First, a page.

• The Dissertation research must lead to high-quality scientific publications in international peer-reviewed journals, ideally leading journals of the field. At least two such journal publications are expected for each PhD graduate in the Chemical Engineering program. 

Procedure and Expectations for the PhD Dissertation Defense include:

  • The final defense is a public event that consists of an oral presentation followed by questions from the audience and the Committee. 
  • PhD candidates present in about 35-40 minutes a public presentation of the key ideas, methods, and results of the Dissertation research, and put into the context of previous work in this field. The presentation is followed by a 10-15 min Q&A session by the general audience, after which the general audience leaves the room.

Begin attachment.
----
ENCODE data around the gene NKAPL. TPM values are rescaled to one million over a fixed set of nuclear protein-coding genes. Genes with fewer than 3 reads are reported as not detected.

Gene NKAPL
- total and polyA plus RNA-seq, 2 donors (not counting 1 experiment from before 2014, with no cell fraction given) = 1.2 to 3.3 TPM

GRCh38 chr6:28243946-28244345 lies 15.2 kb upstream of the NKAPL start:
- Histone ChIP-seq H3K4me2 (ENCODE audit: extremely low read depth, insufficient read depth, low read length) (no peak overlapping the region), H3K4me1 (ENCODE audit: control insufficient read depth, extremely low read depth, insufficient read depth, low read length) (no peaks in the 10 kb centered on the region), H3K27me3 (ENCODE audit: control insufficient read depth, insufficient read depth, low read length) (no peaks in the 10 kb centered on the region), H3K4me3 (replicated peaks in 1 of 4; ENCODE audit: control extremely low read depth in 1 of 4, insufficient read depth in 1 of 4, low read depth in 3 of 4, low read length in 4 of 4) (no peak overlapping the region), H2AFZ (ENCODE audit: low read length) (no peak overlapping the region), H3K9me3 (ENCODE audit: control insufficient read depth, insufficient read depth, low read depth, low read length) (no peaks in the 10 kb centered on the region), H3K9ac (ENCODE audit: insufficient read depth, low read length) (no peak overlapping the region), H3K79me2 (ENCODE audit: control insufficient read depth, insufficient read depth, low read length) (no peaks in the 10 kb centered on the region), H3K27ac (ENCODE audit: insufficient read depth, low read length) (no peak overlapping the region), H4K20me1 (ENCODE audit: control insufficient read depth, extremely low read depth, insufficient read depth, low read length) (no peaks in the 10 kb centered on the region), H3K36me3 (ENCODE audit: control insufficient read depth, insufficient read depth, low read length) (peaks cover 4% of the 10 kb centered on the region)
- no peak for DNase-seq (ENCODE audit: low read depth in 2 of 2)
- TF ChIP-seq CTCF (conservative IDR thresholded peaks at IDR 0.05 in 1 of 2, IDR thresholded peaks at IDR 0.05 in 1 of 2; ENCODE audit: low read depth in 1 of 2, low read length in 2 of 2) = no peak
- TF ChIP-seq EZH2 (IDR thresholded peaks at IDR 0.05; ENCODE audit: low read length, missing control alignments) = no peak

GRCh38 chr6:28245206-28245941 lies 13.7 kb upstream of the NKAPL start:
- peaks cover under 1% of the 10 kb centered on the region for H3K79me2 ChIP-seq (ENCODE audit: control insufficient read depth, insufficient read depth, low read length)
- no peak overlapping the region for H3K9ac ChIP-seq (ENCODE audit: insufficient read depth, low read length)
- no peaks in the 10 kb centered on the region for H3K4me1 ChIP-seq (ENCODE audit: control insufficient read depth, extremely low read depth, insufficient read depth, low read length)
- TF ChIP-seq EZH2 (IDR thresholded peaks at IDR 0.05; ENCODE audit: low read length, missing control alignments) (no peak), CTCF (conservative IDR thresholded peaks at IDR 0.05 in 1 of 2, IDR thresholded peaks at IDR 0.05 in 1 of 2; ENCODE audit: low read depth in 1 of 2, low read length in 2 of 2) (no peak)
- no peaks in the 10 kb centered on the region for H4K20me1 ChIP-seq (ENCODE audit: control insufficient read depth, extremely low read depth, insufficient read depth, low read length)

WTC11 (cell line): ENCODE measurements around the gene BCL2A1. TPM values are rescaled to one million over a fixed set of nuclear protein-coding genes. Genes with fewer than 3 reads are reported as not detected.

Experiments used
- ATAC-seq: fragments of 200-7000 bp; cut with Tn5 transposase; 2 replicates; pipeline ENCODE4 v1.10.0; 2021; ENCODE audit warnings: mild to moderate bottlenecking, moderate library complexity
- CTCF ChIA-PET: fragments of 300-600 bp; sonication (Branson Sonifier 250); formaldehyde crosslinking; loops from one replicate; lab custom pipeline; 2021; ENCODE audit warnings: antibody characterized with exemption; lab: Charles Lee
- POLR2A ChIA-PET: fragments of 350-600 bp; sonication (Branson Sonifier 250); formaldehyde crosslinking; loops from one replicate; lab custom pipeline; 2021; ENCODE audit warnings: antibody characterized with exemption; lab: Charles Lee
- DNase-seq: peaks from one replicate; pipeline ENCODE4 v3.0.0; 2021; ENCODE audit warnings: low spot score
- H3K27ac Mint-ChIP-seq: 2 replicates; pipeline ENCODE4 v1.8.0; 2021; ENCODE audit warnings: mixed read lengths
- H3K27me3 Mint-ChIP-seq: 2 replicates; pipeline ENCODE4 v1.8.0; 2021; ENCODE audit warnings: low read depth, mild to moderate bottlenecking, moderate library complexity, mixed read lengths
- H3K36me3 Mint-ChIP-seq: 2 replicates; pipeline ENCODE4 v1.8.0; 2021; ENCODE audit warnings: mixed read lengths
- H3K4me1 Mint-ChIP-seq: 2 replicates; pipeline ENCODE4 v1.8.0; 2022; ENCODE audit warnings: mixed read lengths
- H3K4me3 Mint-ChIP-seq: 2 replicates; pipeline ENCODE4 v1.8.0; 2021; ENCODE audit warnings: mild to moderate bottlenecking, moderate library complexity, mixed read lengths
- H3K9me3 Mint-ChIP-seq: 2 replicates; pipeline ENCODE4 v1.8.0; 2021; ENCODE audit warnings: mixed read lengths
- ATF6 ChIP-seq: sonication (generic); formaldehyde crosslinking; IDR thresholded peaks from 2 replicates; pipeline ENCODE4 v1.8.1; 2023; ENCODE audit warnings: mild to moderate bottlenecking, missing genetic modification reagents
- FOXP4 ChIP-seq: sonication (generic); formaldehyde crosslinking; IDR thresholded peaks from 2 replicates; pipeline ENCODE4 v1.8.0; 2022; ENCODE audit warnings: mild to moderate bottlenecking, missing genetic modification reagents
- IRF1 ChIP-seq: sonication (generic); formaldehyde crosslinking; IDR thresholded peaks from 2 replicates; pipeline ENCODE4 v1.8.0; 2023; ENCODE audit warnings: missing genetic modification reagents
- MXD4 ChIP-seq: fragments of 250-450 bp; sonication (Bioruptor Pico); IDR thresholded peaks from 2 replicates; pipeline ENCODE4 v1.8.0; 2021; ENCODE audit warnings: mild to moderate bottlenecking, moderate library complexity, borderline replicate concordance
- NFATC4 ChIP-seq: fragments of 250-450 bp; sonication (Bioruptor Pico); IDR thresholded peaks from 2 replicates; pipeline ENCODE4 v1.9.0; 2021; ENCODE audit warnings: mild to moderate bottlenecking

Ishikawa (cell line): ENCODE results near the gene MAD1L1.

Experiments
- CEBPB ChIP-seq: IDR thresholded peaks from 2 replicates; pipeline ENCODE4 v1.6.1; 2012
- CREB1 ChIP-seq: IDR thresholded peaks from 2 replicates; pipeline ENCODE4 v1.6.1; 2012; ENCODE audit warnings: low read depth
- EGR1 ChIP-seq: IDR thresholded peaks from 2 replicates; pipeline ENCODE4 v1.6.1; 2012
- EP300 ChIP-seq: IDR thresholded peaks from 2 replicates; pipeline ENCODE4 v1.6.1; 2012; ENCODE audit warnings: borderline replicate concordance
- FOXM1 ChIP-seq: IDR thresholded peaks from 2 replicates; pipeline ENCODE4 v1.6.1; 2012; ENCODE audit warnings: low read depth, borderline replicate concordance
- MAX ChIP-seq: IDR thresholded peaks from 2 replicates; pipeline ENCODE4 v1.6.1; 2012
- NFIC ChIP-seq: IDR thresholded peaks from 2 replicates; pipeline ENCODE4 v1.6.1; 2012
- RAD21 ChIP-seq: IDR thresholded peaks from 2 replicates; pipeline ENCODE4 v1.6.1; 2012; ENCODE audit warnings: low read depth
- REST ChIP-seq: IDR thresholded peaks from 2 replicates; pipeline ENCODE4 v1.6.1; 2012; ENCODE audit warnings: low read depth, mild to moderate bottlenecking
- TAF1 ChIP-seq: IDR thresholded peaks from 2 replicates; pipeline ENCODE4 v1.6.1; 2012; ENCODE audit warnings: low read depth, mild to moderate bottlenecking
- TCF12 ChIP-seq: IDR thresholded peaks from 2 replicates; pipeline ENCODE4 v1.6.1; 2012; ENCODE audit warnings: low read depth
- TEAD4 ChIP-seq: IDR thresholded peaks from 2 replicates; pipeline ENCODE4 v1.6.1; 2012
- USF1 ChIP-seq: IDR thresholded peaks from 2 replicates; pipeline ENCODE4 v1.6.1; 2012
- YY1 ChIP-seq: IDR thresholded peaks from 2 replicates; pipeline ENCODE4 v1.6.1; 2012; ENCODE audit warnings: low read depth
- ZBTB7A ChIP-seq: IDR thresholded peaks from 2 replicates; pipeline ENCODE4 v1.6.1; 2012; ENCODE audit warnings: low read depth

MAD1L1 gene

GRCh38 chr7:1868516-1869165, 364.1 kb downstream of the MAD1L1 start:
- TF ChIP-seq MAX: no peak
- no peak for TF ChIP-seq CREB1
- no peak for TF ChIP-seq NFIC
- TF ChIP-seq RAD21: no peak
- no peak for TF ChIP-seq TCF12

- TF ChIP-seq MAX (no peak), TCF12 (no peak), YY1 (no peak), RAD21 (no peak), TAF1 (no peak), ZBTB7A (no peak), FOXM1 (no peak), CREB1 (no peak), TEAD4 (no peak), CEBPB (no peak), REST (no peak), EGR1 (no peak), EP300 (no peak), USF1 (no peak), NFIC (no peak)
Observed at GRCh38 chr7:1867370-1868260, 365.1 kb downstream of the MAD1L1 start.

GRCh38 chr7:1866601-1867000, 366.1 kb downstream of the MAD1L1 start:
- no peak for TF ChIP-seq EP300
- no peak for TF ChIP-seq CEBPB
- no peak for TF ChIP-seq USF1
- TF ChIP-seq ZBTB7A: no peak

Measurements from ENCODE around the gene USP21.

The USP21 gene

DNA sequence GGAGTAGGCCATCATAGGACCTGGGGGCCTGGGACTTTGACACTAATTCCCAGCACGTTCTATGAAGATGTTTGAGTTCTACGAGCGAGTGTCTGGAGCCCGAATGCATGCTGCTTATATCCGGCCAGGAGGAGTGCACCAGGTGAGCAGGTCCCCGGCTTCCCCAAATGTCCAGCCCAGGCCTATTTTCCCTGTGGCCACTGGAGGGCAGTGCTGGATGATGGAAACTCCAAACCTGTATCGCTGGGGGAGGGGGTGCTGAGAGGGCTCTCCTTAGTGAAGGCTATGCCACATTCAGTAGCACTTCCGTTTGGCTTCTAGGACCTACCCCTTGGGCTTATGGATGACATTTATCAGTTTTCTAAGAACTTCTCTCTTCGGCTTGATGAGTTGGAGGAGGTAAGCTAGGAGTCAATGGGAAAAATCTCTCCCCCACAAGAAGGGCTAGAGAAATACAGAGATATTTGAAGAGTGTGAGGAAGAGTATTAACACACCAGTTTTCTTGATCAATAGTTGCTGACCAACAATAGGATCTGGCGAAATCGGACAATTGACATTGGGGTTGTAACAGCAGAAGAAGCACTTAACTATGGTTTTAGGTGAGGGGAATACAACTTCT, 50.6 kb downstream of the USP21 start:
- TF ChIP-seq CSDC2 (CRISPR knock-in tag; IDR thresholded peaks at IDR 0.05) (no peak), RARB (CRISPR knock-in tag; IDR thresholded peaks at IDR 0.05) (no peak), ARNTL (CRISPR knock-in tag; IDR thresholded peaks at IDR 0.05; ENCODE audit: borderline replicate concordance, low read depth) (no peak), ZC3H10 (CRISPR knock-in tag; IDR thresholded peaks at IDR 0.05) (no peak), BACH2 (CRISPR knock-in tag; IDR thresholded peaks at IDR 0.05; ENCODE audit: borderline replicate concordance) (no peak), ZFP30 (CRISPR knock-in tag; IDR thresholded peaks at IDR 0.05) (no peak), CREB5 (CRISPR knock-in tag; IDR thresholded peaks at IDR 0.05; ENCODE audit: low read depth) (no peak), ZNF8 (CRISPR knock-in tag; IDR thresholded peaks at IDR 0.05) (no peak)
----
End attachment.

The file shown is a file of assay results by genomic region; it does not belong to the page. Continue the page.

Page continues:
• The closed-doors Q&A session is taken with the Dissertation Committee. During this Q&A session, the Dissertation Committee members take turns in asking their questions, moderated by the Dissertation Committee Chair who ensures that all members have about the same amount of time for questions, and that all aspects of the Dissertation defense occur in a fair, collegial, respectful, and transparent manner. 
  • For a successful defense, it is expected that (i) PhD candidates clearly demonstrate deep knowledge and innovative research in the chosen field of research; (ii) candidates can answer questions well, independently, with minimal help from Committee members; (iii) candidates are able to engage in a high-quality scientific debate with the Committee and are able to truly defend the Dissertation work. 
  • The PhD Dissertation defense concludes if the Committee Chair calls it closed, after having asked all Committee members if they had any further questions or comments. The Chair then asks the candidate to leave the room. The Committee then decides on the outcome of the defense, which the Chair communicates to the candidate.